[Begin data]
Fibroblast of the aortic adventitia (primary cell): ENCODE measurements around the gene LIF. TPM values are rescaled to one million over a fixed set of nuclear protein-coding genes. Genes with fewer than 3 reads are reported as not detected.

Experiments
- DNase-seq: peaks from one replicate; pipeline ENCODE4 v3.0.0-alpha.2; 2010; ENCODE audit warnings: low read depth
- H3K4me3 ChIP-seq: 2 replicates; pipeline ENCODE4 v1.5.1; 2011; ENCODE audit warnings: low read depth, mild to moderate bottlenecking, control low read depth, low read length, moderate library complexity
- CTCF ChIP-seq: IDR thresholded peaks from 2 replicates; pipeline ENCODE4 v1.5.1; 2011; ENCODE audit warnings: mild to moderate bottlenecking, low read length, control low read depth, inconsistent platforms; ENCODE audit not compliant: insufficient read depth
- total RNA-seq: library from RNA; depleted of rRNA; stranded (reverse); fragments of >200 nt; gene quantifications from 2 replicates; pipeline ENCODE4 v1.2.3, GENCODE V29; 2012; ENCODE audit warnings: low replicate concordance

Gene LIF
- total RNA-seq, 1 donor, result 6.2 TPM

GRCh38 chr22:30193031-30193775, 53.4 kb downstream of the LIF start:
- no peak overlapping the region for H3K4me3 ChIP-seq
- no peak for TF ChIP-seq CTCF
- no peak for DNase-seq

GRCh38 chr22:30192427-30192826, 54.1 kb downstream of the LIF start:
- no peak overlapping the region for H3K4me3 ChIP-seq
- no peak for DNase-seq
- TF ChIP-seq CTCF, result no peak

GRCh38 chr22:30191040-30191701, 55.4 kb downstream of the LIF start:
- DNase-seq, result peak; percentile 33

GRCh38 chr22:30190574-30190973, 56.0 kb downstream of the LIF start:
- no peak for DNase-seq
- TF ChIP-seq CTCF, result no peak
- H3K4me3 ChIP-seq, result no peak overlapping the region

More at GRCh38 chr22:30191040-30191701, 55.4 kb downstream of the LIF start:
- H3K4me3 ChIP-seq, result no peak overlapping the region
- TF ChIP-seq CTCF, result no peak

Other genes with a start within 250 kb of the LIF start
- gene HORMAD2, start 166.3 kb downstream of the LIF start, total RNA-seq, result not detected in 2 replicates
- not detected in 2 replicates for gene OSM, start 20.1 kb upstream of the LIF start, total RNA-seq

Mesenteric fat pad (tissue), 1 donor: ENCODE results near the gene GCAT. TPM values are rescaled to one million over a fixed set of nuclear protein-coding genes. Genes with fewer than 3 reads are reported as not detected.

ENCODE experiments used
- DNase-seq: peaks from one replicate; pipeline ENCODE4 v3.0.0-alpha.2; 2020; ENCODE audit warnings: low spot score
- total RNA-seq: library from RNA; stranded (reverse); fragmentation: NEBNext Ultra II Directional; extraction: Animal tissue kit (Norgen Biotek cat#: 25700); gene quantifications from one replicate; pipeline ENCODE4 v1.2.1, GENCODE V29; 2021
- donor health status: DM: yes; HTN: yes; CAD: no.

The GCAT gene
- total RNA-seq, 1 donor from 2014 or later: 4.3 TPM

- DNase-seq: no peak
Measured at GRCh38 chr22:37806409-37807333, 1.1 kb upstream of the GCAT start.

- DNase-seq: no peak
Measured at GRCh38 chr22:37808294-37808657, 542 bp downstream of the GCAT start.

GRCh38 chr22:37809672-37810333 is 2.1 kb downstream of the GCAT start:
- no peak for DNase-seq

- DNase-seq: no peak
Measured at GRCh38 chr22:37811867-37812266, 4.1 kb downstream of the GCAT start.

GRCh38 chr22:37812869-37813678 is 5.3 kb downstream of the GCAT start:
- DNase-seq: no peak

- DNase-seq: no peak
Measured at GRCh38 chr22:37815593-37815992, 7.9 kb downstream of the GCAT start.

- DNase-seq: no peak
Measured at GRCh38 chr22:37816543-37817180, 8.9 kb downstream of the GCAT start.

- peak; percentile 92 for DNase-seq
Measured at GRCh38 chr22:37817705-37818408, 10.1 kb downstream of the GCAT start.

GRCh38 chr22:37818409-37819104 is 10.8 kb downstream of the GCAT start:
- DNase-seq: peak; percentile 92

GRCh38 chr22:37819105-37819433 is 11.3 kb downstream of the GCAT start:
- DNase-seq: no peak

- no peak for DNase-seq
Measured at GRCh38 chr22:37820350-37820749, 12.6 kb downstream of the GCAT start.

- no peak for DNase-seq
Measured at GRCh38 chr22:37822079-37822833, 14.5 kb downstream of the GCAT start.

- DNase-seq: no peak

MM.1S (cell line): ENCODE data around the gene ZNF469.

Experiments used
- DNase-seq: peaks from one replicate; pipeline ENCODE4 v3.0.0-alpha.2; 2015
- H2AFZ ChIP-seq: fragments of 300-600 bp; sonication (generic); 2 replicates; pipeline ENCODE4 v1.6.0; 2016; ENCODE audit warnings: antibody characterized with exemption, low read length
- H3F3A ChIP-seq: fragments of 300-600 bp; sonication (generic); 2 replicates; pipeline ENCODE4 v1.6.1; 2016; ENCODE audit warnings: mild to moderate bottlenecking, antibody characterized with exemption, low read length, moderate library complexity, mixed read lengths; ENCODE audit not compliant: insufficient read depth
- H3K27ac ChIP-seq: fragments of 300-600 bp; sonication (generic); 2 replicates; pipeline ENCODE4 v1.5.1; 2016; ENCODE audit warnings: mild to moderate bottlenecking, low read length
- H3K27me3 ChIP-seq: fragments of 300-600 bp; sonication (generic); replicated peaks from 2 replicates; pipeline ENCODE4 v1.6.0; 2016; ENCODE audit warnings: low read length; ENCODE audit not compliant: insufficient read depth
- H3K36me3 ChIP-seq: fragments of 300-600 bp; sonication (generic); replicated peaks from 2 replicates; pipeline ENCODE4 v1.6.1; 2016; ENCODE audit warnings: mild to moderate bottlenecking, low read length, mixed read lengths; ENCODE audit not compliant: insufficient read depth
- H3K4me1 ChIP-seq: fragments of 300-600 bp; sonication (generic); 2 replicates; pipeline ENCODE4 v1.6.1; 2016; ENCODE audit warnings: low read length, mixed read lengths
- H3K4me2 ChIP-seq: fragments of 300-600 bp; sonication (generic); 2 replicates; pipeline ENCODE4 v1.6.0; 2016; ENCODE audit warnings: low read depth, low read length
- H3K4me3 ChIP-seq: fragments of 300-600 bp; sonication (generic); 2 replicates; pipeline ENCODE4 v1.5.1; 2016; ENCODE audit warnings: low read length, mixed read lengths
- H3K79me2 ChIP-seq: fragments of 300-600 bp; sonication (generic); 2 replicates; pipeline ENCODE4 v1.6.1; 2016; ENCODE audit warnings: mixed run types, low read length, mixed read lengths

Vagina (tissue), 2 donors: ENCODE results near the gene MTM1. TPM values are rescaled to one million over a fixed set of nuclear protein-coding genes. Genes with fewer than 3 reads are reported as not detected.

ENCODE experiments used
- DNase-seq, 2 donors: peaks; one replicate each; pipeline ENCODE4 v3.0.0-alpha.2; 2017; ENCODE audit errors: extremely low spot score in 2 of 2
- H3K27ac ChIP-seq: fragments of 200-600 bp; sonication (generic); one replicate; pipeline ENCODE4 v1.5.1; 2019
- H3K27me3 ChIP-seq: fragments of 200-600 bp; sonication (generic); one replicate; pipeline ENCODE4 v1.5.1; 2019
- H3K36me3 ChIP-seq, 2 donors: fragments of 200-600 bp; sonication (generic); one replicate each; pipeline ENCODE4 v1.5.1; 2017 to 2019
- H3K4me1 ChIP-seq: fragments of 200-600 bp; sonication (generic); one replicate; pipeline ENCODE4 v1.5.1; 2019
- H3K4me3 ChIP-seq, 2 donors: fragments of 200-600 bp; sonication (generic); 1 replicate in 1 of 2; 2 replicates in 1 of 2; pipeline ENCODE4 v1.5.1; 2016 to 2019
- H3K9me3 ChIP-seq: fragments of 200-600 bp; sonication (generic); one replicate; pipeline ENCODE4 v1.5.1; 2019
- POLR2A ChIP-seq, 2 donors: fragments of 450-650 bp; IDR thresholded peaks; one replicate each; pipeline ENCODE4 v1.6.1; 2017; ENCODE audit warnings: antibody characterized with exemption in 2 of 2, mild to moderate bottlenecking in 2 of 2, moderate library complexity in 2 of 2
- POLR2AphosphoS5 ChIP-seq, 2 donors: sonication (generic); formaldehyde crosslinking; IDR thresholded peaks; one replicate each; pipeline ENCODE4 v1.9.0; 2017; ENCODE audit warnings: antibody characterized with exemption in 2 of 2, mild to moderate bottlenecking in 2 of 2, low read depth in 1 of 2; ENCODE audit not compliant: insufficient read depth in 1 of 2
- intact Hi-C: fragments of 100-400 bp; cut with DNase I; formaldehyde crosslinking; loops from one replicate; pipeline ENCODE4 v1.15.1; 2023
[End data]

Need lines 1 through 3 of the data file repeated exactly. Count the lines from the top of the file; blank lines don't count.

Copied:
Fibroblast of the aortic adventitia (primary cell): ENCODE measurements around the gene LIF. TPM values are rescaled to one million over a fixed set of nuclear protein-coding genes. Genes with fewer than 3 reads are reported as not detected.

Experiments
- DNase-seq: peaks from one replicate; pipeline ENCODE4 v3.0.0-alpha.2; 2010; ENCODE audit warnings: low read depth